Bullet to the Brain: Lecture explains neurobiology discoveries

Logan Rahlfs / Sun Star Reporter
Feb. 28, 2012

On Wednesday, Feb. 22, 2012, UAF associate professor of biology and neuroscience Michael Harris presented a lecture titled "Bullet to the Brain: Connecting Military History & Neurobiology" in the Schaible Auditorium. Erin McGroarty/ Sun Star

“Research is not going to the library and looking something up in a book, research is creating new knowledge,” Associate Professor of Neuroscience and Integrative Physiology Michael Harris said.

Harris recently hosted a lecture on Feb. 22 entitled “Bullet to the Brain: Connecting Military History & Neurobiology.” The lecture explored the military discoveries of how the human brain works. The discussion began with some simple questions about what the five senses are, but quickly grew into more intricate discussions about the difference between sight and vision. The lecture discussed how researchers developed the complex science that is neurology.

Harris explained what wartime research discovered, including insights into how the brain and eyes work together. During the Russo-Japanese War and World War I, researchers connected head wounds with different types of visual problems, according to a poster by Harris. These case studies helped map out the vision centers of the brain.

As a neurobiologist, Harris’s favorite part about the study of the human brain is “understanding just how little we know even today,” he said.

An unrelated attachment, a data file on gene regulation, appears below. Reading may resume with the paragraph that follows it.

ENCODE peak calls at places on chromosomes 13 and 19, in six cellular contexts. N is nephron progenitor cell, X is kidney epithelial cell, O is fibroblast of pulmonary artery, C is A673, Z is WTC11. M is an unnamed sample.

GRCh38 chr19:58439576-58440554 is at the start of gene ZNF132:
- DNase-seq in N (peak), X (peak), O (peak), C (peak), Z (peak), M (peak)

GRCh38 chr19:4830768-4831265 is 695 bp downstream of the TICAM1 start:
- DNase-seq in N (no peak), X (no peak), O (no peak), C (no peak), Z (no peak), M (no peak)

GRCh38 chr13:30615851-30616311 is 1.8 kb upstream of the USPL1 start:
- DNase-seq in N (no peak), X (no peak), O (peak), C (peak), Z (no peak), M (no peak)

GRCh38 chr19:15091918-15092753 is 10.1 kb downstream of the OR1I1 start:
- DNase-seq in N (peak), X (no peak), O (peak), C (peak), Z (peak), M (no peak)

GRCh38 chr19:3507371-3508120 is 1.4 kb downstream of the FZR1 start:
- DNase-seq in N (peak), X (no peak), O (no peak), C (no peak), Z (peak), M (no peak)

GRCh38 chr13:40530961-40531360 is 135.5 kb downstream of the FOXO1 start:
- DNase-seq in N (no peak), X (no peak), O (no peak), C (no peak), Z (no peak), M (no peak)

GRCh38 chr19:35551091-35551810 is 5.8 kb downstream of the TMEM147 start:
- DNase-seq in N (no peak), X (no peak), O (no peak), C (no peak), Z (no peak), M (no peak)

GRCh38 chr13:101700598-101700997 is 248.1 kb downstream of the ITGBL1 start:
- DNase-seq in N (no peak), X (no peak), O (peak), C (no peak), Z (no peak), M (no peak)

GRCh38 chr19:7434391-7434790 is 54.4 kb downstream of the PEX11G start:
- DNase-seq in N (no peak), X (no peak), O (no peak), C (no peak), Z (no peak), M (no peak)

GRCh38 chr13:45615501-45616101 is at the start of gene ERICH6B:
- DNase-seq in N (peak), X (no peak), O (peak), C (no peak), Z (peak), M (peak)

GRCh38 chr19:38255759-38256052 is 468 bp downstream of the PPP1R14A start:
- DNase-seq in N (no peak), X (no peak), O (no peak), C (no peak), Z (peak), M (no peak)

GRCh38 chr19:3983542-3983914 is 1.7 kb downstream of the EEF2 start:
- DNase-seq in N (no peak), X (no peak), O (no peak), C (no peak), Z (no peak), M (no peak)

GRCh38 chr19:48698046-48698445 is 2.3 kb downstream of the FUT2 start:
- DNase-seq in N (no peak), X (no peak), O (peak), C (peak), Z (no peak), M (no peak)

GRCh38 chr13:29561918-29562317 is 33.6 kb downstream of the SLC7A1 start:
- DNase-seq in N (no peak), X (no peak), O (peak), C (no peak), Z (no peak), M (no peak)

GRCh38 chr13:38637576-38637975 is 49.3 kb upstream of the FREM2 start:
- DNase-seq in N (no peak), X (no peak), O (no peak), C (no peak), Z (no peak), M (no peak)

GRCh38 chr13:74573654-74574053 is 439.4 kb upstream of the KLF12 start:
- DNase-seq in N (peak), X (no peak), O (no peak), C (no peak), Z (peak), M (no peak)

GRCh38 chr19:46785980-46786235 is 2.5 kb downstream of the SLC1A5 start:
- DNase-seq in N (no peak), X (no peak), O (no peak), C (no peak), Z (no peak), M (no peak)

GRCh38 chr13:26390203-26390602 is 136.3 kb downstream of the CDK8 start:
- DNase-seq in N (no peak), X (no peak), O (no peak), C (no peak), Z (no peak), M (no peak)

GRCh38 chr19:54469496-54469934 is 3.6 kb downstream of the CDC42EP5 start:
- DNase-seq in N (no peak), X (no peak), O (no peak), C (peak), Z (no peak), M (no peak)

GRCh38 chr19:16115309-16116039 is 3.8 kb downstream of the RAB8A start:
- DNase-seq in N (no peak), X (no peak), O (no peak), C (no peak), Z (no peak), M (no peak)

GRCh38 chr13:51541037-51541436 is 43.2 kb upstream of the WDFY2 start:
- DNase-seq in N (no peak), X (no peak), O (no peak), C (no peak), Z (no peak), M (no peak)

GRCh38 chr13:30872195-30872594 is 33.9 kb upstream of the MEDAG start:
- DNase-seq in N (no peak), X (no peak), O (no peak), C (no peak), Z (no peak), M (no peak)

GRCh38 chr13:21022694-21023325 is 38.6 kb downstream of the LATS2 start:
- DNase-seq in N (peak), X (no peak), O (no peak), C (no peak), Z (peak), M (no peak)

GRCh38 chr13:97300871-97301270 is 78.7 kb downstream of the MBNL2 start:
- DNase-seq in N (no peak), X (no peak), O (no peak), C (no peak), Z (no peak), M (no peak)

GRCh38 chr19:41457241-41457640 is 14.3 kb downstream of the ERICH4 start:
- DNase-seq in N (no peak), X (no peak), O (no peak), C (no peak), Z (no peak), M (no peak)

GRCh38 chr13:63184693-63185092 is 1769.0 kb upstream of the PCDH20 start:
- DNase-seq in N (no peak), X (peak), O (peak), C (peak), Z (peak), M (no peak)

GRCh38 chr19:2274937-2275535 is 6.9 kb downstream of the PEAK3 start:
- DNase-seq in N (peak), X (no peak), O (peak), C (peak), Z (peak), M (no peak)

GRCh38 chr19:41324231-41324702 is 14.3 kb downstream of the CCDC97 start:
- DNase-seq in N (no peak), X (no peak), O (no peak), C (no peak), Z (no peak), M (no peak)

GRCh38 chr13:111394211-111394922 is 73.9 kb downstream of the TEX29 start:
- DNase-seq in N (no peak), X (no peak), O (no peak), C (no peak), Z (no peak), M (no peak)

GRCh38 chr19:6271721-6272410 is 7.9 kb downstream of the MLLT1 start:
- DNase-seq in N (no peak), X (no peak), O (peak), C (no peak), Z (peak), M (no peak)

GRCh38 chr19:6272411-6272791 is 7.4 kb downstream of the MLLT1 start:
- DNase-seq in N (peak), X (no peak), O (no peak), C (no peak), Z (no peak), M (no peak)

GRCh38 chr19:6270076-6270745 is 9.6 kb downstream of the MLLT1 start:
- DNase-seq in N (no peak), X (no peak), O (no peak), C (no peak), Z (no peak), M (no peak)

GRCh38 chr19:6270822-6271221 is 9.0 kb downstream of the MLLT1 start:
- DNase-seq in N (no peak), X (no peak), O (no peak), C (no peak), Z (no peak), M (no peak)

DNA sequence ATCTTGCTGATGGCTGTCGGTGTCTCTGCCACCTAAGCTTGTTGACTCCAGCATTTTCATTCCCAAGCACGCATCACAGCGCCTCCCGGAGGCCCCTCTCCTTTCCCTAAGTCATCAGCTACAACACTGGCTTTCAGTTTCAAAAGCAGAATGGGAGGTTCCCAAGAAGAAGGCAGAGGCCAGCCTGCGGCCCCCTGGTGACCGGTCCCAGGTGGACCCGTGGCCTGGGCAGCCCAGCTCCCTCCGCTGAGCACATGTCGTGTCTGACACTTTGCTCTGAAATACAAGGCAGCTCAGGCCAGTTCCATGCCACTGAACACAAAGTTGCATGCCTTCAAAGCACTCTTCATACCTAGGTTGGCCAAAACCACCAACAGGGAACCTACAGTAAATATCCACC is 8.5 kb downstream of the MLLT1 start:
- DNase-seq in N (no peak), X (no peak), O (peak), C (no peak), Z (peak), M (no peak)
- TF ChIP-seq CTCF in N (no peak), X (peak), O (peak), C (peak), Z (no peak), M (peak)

Harris grew up in western Canada, attended the University of British Columbia, and achieved a master’s degree as well as a doctorate. After a fellowship at the University of Calgary School of Medicine and three years as a research associate at Dartmouth College, Harris received a faculty appointment with UAF.

URSA, the Undergraduate Research and Scholarly Activity Program, holds free lectures at 7:30 p.m. Wednesday evenings in the Bunnell Building.

URSA offers ways for students to get involved with academic and research projects on campus, as well as an opportunity for students to understand what their professors primarily do, Harris said.

“I didn’t know I wanted to be here, it just sort of happened. Doors opened because I took advantage of a research opportunity, enjoyed it, and ran with it. I’d love to be able to offer the same opportunities to students, and that’s really what the URSA program is all about,” Harris said.

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